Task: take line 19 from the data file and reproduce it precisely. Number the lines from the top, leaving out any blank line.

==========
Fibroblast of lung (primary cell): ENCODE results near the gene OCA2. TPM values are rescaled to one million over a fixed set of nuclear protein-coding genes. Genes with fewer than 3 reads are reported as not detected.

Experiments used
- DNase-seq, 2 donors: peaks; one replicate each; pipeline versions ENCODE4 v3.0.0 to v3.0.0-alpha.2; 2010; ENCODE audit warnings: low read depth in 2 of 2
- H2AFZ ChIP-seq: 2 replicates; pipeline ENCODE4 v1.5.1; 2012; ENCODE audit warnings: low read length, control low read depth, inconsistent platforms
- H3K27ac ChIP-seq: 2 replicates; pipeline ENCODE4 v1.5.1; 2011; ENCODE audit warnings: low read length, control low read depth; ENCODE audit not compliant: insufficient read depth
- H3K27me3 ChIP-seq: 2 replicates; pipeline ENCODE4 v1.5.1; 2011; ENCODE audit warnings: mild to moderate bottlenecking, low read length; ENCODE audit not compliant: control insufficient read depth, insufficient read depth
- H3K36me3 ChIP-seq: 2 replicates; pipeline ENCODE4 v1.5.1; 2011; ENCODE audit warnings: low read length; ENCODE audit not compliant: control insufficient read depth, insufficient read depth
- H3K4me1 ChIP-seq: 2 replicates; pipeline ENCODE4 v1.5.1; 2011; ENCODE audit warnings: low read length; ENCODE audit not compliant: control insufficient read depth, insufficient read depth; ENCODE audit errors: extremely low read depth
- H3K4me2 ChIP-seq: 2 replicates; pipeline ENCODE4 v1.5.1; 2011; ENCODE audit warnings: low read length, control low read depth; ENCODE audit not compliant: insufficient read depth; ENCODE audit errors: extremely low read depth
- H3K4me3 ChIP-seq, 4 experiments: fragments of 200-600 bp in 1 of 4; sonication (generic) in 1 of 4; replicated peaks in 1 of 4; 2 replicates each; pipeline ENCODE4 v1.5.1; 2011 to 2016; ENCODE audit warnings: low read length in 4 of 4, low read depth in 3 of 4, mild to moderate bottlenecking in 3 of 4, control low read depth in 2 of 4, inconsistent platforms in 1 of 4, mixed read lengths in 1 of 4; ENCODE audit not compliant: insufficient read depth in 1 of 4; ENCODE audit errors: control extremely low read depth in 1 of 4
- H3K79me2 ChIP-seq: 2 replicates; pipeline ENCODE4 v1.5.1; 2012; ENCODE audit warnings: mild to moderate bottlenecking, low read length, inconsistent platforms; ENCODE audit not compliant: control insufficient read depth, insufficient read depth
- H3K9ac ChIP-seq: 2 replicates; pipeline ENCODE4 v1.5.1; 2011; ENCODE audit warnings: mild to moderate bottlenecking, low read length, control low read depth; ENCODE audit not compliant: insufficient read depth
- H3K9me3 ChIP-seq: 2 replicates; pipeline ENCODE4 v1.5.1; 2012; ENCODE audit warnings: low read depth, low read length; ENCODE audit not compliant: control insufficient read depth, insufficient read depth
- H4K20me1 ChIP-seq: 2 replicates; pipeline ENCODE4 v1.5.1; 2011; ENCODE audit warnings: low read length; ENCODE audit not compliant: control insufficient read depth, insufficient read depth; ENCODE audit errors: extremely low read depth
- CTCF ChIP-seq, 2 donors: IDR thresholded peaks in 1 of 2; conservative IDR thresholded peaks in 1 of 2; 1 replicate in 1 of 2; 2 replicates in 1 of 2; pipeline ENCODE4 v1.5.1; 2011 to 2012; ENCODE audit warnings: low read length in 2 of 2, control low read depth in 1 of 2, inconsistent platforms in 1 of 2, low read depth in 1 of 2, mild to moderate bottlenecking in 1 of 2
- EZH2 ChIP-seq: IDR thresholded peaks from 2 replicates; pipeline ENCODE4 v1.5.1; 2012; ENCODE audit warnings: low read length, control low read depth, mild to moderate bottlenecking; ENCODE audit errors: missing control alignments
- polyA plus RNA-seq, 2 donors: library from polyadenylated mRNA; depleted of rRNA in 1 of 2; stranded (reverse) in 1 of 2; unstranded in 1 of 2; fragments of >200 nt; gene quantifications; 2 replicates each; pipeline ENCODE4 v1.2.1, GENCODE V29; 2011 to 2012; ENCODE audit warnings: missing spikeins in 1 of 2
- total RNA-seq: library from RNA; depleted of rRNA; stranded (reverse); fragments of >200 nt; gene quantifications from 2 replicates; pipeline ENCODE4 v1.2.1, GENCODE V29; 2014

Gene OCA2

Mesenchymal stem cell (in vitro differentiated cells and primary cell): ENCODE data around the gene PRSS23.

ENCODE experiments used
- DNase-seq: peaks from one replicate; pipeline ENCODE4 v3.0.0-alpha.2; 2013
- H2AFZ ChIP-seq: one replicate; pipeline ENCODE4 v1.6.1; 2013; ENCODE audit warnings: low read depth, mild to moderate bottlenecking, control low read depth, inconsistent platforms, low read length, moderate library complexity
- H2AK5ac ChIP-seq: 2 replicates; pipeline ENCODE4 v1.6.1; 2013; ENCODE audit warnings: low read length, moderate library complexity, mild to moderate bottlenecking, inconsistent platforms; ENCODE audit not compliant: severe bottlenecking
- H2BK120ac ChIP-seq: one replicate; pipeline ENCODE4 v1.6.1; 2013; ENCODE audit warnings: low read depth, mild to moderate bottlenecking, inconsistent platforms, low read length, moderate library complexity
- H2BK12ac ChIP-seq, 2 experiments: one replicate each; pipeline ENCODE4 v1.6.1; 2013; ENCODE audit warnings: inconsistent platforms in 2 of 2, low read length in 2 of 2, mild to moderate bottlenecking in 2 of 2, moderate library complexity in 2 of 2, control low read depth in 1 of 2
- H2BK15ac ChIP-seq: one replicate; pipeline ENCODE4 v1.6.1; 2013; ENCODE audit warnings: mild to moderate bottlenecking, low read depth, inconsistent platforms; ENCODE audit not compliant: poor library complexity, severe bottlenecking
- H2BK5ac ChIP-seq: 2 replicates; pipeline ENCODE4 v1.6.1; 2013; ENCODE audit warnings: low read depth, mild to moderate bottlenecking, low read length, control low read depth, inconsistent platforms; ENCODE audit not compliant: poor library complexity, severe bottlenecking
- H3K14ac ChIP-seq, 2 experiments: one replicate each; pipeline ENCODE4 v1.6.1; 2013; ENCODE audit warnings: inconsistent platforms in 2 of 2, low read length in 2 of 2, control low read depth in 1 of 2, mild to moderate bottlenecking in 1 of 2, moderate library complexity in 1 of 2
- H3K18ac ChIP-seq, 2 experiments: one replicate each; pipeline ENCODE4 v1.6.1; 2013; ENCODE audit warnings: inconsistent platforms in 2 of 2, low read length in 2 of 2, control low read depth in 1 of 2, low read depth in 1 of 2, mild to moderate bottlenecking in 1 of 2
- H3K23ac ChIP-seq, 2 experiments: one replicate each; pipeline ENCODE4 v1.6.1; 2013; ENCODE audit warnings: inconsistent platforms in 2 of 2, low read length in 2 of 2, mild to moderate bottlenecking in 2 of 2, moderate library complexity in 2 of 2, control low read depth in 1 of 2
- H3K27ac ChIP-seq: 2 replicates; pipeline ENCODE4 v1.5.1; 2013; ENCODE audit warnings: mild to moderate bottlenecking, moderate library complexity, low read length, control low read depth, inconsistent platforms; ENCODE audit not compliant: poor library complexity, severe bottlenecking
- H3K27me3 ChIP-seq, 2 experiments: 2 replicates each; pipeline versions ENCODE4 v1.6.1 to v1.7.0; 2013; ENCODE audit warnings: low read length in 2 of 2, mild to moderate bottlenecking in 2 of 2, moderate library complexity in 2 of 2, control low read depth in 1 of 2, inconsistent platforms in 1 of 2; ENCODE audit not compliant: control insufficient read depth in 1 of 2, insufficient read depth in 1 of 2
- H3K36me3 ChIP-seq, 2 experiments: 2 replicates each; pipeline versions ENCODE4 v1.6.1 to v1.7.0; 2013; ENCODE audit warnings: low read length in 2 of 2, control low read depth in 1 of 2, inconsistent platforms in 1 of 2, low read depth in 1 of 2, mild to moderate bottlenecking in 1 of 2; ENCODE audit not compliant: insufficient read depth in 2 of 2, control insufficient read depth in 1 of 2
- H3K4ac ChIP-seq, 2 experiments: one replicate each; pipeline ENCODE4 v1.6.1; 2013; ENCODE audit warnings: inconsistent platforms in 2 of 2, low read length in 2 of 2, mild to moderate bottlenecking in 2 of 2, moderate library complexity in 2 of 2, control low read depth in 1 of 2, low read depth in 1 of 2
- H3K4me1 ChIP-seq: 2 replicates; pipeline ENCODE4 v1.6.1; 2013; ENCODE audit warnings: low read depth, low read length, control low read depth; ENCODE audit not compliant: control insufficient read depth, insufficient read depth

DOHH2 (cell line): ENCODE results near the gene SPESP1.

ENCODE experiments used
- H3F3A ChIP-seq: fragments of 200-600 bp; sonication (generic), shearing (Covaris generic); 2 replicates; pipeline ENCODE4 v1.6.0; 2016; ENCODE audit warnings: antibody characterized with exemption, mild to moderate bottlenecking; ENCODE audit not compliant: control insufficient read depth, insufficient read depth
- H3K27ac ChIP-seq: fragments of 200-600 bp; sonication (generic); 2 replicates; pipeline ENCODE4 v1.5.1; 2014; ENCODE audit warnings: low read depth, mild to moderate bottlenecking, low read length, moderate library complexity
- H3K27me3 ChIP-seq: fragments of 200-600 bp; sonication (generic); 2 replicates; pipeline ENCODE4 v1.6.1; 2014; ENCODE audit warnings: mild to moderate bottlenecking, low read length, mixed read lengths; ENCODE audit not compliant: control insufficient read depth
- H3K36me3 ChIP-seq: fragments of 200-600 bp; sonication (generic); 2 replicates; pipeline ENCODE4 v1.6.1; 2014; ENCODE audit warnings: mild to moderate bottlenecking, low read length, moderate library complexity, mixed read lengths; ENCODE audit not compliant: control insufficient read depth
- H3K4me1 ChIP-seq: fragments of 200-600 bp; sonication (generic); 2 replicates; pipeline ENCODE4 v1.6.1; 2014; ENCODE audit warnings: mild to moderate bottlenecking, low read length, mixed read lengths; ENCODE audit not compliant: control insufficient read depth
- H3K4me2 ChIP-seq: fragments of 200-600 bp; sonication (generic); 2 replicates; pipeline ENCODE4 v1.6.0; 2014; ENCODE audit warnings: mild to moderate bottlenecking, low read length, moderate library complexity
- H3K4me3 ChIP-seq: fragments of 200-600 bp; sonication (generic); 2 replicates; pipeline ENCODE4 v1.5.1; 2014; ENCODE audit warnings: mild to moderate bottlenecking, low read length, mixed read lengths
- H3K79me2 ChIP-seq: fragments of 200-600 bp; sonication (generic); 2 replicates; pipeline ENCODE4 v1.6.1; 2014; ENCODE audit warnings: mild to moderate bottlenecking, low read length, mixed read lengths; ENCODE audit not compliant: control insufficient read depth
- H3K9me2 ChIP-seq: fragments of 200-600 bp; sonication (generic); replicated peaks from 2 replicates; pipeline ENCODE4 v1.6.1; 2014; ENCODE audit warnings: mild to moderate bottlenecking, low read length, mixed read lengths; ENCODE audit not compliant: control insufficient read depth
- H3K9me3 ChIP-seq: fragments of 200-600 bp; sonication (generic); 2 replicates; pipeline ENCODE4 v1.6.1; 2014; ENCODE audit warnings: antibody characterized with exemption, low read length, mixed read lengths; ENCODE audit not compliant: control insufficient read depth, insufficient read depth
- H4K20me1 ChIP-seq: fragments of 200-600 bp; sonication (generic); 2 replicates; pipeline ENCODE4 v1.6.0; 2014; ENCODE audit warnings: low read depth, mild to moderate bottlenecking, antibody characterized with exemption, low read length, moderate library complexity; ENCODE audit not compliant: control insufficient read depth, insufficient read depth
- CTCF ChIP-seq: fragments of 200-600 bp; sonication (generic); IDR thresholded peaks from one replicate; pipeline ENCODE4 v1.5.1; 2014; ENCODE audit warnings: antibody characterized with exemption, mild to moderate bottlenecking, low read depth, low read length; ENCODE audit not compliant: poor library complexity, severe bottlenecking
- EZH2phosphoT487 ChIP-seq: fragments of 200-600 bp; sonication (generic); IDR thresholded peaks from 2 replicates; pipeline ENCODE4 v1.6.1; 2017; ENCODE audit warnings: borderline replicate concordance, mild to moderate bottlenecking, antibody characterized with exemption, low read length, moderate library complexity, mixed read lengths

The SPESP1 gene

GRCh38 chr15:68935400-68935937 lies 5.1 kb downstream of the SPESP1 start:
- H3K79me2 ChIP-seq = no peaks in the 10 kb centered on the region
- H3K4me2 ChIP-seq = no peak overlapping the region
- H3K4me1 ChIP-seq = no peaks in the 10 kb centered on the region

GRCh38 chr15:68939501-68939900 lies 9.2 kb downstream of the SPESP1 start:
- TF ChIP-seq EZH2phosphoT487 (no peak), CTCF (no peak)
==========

Gene OCA2